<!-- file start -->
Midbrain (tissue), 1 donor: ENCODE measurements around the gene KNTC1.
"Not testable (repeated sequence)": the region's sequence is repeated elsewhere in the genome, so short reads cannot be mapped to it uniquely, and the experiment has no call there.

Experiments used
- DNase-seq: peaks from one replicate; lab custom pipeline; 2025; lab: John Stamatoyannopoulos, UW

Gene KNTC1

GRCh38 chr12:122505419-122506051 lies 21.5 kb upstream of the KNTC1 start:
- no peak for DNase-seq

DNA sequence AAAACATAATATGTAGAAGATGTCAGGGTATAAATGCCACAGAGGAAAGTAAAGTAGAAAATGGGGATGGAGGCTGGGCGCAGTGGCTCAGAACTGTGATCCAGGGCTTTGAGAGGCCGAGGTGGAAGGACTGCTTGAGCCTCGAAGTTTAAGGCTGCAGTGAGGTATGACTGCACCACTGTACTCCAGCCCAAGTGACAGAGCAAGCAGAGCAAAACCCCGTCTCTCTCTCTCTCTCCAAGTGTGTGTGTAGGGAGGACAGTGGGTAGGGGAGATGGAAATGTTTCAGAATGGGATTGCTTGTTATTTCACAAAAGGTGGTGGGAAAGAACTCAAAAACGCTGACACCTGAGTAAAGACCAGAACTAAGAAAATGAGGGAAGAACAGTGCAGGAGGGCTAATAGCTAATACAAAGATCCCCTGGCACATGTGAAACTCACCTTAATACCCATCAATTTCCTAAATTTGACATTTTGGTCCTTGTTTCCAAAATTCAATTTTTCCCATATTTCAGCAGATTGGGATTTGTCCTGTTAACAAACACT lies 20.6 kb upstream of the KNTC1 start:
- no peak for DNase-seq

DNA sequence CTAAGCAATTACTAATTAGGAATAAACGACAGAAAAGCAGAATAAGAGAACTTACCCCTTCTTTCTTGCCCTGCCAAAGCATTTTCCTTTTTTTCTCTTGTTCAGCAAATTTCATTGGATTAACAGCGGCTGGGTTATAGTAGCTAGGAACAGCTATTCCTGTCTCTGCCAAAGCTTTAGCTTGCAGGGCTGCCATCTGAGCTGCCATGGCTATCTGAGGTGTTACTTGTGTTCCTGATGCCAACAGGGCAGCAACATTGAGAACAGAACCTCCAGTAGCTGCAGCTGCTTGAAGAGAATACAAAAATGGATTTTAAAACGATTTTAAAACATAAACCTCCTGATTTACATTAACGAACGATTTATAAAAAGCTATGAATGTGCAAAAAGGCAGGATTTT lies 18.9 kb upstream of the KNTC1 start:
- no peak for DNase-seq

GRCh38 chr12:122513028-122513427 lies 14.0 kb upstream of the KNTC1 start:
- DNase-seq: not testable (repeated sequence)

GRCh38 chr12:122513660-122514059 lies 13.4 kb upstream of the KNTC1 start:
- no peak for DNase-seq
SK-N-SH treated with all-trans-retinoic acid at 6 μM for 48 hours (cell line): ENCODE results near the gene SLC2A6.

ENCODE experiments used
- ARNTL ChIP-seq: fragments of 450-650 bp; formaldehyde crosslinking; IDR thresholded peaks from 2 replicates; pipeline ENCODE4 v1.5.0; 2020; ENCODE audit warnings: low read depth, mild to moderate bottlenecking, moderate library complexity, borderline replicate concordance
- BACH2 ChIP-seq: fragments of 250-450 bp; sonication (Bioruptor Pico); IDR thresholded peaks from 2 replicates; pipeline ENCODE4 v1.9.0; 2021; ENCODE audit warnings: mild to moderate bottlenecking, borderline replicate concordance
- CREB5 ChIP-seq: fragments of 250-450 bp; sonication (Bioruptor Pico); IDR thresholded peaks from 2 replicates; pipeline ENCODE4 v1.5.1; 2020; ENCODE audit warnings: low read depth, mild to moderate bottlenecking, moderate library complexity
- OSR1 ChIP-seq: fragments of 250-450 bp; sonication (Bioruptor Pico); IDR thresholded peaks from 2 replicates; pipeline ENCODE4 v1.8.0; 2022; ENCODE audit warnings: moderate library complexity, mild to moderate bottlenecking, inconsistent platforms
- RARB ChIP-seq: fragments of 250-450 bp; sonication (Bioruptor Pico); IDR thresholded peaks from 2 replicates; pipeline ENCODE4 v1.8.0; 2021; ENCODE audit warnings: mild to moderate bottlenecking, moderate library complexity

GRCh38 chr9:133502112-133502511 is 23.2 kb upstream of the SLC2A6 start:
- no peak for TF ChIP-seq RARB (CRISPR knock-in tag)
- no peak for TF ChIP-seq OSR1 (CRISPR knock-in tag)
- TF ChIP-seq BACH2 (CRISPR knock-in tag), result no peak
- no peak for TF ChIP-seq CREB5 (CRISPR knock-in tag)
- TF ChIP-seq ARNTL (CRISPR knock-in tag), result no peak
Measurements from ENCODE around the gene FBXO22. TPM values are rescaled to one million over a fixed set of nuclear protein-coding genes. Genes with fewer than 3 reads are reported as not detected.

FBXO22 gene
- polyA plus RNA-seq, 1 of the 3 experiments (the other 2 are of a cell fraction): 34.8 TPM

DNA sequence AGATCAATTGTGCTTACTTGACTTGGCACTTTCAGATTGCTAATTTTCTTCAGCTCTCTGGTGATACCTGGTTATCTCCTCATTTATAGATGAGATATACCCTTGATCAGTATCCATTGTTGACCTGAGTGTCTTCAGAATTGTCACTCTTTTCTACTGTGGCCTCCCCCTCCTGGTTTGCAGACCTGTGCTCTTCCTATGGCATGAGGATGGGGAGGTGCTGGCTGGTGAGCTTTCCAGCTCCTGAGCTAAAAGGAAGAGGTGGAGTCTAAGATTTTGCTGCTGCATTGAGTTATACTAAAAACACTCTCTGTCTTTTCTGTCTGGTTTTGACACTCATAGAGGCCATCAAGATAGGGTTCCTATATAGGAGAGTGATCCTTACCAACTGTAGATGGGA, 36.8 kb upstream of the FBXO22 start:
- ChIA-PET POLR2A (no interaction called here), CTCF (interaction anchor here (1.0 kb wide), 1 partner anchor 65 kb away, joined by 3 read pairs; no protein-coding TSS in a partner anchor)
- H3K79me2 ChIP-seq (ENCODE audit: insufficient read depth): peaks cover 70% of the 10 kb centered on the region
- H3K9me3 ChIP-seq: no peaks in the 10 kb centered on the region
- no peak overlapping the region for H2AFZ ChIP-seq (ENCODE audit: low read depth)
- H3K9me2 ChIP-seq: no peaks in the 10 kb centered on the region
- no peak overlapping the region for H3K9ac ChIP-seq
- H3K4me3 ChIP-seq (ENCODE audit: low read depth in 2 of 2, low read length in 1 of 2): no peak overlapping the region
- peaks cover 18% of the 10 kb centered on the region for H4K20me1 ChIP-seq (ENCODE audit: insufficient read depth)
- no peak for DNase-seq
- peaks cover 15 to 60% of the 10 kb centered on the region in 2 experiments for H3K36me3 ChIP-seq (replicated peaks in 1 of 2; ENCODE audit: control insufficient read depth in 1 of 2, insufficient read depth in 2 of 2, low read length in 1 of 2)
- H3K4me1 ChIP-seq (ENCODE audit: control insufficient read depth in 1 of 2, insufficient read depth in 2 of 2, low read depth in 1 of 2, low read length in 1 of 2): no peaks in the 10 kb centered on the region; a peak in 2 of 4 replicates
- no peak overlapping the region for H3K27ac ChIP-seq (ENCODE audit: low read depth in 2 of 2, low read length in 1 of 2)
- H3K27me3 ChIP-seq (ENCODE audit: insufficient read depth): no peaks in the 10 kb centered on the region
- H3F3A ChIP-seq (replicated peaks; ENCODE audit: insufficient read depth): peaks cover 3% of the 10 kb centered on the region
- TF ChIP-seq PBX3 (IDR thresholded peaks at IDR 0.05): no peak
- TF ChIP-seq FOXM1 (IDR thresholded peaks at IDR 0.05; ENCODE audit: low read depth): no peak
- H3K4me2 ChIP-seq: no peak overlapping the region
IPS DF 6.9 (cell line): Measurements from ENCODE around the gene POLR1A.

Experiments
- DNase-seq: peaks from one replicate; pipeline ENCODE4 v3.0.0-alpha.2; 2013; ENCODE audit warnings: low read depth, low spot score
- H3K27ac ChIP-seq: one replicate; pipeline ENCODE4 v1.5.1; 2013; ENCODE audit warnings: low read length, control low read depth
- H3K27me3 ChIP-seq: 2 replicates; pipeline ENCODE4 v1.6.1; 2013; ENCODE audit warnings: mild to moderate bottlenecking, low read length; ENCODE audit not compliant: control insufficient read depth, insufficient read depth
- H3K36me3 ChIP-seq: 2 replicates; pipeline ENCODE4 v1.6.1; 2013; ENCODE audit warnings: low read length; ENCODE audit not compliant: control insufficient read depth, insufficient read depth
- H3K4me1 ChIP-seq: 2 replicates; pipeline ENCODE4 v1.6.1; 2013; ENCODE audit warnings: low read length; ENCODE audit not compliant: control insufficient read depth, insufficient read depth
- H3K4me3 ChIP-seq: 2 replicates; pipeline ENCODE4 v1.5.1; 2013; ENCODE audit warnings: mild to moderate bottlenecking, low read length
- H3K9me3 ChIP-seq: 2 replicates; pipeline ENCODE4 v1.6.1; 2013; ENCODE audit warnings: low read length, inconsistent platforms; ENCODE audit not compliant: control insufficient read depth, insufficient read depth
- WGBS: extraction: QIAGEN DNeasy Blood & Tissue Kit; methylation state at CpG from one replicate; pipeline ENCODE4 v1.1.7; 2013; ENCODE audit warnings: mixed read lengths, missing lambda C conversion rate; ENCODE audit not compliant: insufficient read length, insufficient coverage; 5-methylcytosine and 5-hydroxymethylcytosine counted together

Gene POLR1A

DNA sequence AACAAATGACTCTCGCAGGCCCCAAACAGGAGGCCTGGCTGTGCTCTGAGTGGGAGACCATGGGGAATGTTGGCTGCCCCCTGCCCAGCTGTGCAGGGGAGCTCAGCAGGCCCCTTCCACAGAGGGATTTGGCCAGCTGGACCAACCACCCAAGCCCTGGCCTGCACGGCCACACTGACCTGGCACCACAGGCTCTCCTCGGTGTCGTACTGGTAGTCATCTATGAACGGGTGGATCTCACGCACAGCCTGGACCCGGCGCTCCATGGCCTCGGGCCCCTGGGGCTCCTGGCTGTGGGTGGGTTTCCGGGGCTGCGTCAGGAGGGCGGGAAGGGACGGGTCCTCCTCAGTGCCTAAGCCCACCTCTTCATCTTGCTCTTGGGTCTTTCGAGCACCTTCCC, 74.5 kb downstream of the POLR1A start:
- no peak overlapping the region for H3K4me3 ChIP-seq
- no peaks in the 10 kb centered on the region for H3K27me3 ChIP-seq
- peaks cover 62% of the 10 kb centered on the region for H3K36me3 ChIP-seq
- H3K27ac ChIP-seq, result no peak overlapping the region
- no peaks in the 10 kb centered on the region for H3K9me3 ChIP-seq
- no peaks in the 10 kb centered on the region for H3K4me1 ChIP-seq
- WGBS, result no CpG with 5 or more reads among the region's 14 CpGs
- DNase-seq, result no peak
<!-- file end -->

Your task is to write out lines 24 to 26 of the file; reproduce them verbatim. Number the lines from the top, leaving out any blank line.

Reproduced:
- no peak for TF ChIP-seq RARB (CRISPR knock-in tag)
- no peak for TF ChIP-seq OSR1 (CRISPR knock-in tag)
- TF ChIP-seq BACH2 (CRISPR knock-in tag), result no peak